You should trace requirements continuously throughout your project. You should start when you identify the initial requirements for your system, typically during the Inception phase. (A figure that illustrates the four-phase life cycle of the RUP, including the Inception phase, is on page 58 of this issue). During the Inception phase, you will likely develop an initial user interface prototype, and this prototype should be traceable to the business requirements that motivated it. In fact, your tracing efforts will help you better flesh out the requirements and produce a more effective user interface. Tracing aspects of the user interface back to your requirements helps you ensure that the user interface meets those requirements.

Tracing continues through the Elaboration phase as you improve your requirements model and define the architecture that meets those requirements. Tracing your requirements to your architecture model helps ensure that the architecture meets those requirements, and often helps you discover new requirements (such as performance and platform-related issues) that you missed earlier.

You will also trace requirements through the Construction phase, tracing your requirements to your models, then to your source code that implements those models, and finally to the unit test cases used to verify your code. Tracing your requirements through your models lets you once double-check that your software fulfills its requirements and can identify requirements that are either missing or misunderstood. Tracing how your models and code fit together lets you discover redundant or inconsistent work quickly.

Requirements traceability is important during the Transition phase because your function test cases will be traced back to the initial requirements, which lets you show that the delivered software meets its defined requirements. Traceability also lets you quickly find the portions of your software that failed testing, reducing the time needed to fix it.

Finally, when your system enters the Maintain and Support phase, a phase the RUP doesn’t have yet, you still need to do traceability as problem reports and new requirements are identified. Your change control board should review these potential changes, perform an impact analysis, and assign them to future releases of your system. To get a better feel for what the Maintain and Support phase should contain, Figure 2 presents the process patterns of the object-oriented software process (OOSP). In a future article, I will show how you can use process patterns to enhance and extend the RUP to meet your organization’s needs.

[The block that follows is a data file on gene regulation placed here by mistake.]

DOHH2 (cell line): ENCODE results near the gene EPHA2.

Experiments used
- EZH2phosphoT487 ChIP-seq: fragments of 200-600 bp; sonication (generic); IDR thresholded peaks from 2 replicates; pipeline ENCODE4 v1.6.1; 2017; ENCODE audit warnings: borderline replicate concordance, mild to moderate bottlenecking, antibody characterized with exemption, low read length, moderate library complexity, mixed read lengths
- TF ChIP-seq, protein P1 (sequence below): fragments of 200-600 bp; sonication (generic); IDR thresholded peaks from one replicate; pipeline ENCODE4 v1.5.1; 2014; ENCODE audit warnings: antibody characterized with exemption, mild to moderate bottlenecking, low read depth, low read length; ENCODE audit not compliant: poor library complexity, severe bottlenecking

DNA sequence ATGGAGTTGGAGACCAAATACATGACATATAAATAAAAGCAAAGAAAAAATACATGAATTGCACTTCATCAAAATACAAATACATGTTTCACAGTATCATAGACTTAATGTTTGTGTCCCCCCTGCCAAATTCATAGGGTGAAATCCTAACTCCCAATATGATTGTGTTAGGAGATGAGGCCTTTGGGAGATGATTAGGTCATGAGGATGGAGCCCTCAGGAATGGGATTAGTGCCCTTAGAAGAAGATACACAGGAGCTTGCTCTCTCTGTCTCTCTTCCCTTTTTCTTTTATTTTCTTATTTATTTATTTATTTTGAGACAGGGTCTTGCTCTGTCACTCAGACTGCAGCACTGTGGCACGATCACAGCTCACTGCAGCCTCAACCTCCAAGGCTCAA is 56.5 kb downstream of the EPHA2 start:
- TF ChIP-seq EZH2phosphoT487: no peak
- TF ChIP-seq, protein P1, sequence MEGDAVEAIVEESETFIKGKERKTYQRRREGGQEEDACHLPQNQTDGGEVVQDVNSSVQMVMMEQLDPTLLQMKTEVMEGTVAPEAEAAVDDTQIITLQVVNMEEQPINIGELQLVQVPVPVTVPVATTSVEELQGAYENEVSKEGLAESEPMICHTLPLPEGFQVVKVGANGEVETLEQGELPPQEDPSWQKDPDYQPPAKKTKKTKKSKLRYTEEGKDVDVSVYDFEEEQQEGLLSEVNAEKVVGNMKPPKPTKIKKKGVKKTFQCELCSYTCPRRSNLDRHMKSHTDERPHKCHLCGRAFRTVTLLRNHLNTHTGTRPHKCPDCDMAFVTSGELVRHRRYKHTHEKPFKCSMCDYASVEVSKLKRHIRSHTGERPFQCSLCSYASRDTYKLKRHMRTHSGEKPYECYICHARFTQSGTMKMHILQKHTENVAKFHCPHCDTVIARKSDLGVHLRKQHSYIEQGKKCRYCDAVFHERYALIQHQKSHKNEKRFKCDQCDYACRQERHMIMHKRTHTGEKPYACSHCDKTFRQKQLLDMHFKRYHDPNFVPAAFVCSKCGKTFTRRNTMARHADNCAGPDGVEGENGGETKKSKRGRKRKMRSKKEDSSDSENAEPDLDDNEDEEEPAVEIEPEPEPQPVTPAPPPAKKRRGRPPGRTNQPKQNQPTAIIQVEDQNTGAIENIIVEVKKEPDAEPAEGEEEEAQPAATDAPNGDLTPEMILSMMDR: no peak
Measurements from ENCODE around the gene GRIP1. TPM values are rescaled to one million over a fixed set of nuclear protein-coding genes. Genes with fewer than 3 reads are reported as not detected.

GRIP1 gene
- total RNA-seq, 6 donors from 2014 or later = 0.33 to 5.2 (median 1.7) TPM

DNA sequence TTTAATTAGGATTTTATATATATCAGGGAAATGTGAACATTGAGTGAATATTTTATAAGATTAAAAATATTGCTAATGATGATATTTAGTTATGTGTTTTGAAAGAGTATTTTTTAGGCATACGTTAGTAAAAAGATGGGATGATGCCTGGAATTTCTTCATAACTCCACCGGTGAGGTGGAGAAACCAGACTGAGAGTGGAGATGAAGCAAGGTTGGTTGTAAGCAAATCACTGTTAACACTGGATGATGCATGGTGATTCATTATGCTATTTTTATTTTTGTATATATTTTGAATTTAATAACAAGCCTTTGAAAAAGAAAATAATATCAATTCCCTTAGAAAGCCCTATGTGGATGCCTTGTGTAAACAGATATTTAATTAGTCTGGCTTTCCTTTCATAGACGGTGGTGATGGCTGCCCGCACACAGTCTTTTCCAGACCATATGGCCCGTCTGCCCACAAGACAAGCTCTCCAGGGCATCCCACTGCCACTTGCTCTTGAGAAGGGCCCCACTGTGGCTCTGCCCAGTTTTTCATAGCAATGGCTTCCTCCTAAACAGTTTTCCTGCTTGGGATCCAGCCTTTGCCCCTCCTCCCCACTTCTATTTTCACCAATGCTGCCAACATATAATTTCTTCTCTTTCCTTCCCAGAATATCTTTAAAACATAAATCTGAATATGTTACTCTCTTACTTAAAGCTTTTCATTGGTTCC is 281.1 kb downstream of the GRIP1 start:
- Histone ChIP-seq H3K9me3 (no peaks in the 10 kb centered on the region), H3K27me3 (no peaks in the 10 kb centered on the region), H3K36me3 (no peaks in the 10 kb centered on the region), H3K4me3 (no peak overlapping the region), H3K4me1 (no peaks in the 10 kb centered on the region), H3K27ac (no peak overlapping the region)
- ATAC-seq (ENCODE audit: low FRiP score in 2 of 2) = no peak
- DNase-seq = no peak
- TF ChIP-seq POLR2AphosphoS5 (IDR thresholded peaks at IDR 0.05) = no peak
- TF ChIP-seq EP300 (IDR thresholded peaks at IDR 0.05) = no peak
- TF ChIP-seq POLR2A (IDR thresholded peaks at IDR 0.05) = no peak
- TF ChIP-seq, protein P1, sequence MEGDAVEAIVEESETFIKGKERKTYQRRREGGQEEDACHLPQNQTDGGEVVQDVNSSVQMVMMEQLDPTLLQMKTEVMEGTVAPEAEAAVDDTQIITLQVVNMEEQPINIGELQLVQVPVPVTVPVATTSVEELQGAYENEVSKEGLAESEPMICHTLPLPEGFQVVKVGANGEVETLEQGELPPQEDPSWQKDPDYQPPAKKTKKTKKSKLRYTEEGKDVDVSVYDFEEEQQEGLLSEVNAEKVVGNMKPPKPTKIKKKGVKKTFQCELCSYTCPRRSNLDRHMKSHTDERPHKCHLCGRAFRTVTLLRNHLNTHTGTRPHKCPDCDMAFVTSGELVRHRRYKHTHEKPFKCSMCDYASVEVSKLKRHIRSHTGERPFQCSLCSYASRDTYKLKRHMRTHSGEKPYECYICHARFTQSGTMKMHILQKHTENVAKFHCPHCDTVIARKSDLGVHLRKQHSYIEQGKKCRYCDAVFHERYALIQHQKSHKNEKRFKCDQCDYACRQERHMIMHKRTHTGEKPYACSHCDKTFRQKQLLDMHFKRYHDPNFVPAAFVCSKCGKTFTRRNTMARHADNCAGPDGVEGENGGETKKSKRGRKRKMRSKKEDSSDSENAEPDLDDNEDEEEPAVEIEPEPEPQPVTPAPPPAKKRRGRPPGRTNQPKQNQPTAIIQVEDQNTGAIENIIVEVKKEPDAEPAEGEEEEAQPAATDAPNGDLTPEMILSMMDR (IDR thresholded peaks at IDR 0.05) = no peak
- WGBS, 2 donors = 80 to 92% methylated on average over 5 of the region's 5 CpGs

Figure 2

You can and should trace requirements continuously through your project. First, requirements traceability can improve your project by making it more comprehensive. Second, and more important, the benefits of requirements traceability are gained throughout the entire software process, not just at the beginning and end. Many organizations leave their tracing efforts to the end of the project life cycle. Typically, these organizations are either concerned about liability issues or are contracted to do so. Frankly, this offers little value and in practice proves to be wasteful, time-consuming work.

Traceability and UML

There are two basic issues to address regarding traceability and the UML: How does UML support traceability, and what should you trace? The first question is the easiest to answer, UML supports traceability via the trace stereotype. To indicate traceability on your models, you simply model a dependency from one item to the other item, draw a dependency as a dotted line with an open arrowhead, and label it <<trace>>. Stereotypes, indicated with the <<some text>> notation, are a UML mechanism for extending the modeling language by defining common types that are appropriate to your problem domain. The trace stereotype is one of several common stereotypes suggested by the UML standards. It is applicable to all model types, as are the <<uses>> and <<extends>> stereotypes that are applicable to use case diagrams.

The bad news, however, is that simply drawing a line and putting a label on it isn’t enough. You also need to document why something traces to something else, perhaps the design decision that was made when you traced a step of a use case to a method of a class. Knowing who documented the trace, so that you can contact them later, is good information to record. Finally, knowing when the trace was made can help you understand the motivation behind the trace. If you didn’t know why there was a trace to an older version of a class library, knowing the date would reveal that the library was the most current one at the time.